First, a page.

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The U.S. Supreme Court on Nov. 9, 2015, heard oral arguments in an Employee Retirement Income Security Act (ERISA) case asking whether a man injured by a drunk driver, who received a settlement from that driver, is required to reimburse his health plan administrator for medical expenses. (Montanile v. Bd. of Trs. of Nat’l Elevator Industry Health Benefit Plan, U.S., No. 14-723).
The high court was reviewing a decision of the 11th U.S. Circuit Court of Appeals upholding a lower court’s opinion that Robert Montanile must pay back more than $120,000 to the Board of Trustees of the National Elevator Industry Health Benefit Plan after a 2008 accident in Florida. Montanile had reached a six-figure settlement with the driver at fault in the accident but had spent much of the settlement money on legal fees and caring for himself and his daughter. The appeals court ruled that the summary plan documents gave the health plan a first-priority claim to the settlement payment and that the plan could therefore recover the money paid out, even if Montanile had already spent it on everyday living expenses.
The question at the core of this case is whether a health plan can recover payments made if the recipient has received a recovery from a third party and spent that recovery before the plan seeks to recoup its payments, Scott Stitt, a benefits attorney with Tucker Ellis in Columbus, Ohio, told SHRM Online. Stitt, who attended the oral arguments, said that the justices were debating the practical impact of any decision that they might reach in the case. “The justices were concerned with who should bear the risk. Should it be participants or plans?” If the plan participant in this case wins, he said, “There will be a strong incentive for benefit recipients to hire a lawyer, dispute the plan’s claim and just spend the money.”
Outcome May Impact Pension and Disability Plans
The case may have implications beyond the payment of medical benefits by health insurers, according to Russ Hirschhorn, a benefits attorney in Proskauer’s New York office.
The attorneys for both parties discussed at oral argument whether whatever the court rules might be extended to apply to workers who receive overpayments from pension or disability plans, he noted.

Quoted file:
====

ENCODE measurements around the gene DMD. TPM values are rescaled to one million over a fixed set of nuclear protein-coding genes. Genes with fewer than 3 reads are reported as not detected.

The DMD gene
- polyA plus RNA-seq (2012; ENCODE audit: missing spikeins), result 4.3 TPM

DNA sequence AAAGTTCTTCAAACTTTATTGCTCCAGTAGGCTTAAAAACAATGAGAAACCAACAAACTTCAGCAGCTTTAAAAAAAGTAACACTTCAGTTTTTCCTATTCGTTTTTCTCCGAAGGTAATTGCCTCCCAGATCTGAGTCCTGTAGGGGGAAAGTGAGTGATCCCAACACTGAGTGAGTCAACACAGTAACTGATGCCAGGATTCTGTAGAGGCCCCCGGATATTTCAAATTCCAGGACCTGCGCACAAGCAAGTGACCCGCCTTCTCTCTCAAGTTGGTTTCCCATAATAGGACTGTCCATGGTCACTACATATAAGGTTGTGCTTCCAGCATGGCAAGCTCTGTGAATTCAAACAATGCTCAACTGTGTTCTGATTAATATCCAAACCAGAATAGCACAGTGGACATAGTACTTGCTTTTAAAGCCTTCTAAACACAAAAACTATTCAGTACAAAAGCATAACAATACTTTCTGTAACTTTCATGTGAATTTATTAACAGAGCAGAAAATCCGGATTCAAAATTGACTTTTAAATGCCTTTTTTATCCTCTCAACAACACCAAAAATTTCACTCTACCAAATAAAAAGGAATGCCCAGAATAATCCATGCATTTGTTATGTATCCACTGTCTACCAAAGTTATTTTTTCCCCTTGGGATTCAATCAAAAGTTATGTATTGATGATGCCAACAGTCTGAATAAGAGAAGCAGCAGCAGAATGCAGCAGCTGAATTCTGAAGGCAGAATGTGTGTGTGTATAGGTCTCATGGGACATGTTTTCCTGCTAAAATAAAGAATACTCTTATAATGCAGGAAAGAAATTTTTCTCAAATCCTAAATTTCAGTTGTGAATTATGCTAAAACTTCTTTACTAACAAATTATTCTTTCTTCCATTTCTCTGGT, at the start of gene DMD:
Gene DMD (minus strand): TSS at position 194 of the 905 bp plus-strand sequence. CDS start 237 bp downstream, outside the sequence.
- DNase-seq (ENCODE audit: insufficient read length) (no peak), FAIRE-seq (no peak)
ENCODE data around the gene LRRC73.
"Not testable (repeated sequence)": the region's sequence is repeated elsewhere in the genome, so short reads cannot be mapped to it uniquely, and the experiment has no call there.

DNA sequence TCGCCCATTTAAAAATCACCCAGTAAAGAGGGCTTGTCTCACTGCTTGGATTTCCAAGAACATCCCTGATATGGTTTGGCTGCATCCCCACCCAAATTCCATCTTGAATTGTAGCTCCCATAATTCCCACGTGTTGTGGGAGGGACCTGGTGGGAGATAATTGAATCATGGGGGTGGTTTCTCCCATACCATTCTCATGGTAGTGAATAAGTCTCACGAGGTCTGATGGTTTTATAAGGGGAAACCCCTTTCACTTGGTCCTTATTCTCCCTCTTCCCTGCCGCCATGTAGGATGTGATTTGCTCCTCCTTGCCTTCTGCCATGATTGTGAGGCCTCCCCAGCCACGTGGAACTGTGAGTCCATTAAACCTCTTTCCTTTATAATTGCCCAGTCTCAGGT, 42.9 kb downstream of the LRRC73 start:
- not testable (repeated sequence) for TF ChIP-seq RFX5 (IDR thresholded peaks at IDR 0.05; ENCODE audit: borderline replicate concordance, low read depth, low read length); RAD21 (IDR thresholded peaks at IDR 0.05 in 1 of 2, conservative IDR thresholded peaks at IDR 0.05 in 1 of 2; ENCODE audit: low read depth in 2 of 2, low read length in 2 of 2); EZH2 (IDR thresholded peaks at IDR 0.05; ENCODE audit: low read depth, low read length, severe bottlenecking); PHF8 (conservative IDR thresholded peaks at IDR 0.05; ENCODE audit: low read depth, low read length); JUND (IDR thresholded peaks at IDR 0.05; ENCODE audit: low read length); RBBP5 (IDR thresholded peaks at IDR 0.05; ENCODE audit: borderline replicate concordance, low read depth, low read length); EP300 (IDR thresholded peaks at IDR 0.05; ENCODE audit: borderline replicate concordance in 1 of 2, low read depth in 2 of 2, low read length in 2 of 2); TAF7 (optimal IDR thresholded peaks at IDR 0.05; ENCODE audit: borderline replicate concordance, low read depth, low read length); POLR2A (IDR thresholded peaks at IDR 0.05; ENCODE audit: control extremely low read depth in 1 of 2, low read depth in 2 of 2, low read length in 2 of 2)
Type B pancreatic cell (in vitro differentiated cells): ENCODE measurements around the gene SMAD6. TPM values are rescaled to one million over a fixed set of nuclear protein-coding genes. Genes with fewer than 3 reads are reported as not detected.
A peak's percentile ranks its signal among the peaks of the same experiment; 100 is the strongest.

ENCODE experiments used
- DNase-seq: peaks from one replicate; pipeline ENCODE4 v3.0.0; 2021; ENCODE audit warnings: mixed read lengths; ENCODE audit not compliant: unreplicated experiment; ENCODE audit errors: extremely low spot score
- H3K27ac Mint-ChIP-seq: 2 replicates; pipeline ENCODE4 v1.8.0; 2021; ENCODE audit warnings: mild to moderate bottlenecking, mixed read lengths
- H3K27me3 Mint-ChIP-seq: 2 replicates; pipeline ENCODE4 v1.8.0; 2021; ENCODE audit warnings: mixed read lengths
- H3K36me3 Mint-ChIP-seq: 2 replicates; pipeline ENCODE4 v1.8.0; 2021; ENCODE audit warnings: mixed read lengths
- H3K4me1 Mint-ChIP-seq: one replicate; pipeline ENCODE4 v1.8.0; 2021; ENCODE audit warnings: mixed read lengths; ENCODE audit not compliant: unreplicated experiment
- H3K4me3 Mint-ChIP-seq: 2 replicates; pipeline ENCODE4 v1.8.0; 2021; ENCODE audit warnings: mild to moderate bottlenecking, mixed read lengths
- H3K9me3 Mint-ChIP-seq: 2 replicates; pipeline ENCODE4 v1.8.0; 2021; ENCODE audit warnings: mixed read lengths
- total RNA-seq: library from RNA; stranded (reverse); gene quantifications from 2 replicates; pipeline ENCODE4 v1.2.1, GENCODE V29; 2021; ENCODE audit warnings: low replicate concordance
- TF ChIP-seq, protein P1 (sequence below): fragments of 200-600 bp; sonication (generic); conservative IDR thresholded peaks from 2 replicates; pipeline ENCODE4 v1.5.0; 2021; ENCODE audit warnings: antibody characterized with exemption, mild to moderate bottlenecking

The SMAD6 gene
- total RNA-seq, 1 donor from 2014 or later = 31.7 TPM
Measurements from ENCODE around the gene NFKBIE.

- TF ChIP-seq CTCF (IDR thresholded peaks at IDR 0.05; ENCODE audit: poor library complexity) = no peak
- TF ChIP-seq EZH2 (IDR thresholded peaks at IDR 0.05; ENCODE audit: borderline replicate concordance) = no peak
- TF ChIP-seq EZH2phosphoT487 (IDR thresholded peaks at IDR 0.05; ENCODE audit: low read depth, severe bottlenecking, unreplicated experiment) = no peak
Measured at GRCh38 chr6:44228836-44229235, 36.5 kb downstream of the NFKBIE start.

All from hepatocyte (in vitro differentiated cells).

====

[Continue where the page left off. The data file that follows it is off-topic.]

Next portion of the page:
Neal K. Katyal, a Washington, D.C.-based lawyer with Hogan Lovells who represented the insurer, argued for a limited ruling applicable only to health plans. Katyal said that ERISA allowed these types of lawsuits only when a participant engaged in “knowing dissipation” of a personal injury settlement. The ruling wouldn't create hardship for workers with disabilities or retirees who receive an overpayment of benefits because of an error made by their ERISA-governed plan, Katyal said.
Arguing for the plan participant, Peter K. Stris, a lawyer with Los Angeles-based Stris & Maher, cautioned the justices that their eventual ruling would necessarily affect workers receiving pension or disability benefits.
Participants in these plans, Stris said, likely wouldn't be unduly harmed if plans act promptly in seeking reimbursement. However, a disability or pension plan that waits years or decades before attempting to collect a mistaken overpayment could create a heavy burden for an unwitting plan participant, particularly a typical participant of “limited means.”
“In the pension or disability context, the recipient may not know they have been overpaid,” Hirschhorn said, making this a different situation than the one before the court. And the court’s decision may not address this issue at all, he noted. “Just because something is discussed at argument” does not mean it will figure in the court’s eventual decision, he said.
Court Can Resolve Circuit Split
The case specifically centers on ERISA’s equitable remedies provision, found at Section 502(a)(3). This provision places limits on plan fiduciaries who attempt to sue participants who received erroneous benefit payments or who received plan benefits for injuries later compensated by third-party settlements, as is common in cases involving vehicle accidents.
The circuit courts have split on whether this provision—which requires that any lawsuits by plan fiduciaries seek only “equitable relief”—allows a fiduciary to sue a participant who is no longer in possession of the disputed benefit payments. This is sometimes referred to as ERISA’s “tracing requirement,” with the courts that impose such a requirement ruling against fiduciaries in cases where participants are no longer in possession of the sought-after funds.
The majority of courts that have considered this issue have agreed with the 11th Circuit and allowed plans to bring these kinds of lawsuits. In particular, the 1st, 2nd, 3rd, 6th and 7th circuits have all rejected the notion of a tracing requirement, instead finding that ERISA plans can recover overpaid benefits even if those benefits didn’t remain in possession of the defendant participant or beneficiary.
The 8th and 9th circuits have rejected attempts by ERISA plans to recover benefits no longer possessed by the participant or beneficiary. Those courts have found that these lawsuits didn’t seek appropriate equitable relief as required by ERISA Section 502(a)(3).
The 5th Circuit has gone its own way and drawn a distinction between cases where the plan terms allowed the plan to seek recovery and cases without such plan language.
The Supreme Court now has a chance to resolve this difference of opinion among the federal courts of appeals. “I don’t think it is clear which way the court will go,” Stitt said. “The justices will struggle with the practical implications. The final decision will not be driven by the law, but by what the least harmful result would be,” he concluded.
Joanne Deschenaux, J.D., is SHRM’s senior legal editor.
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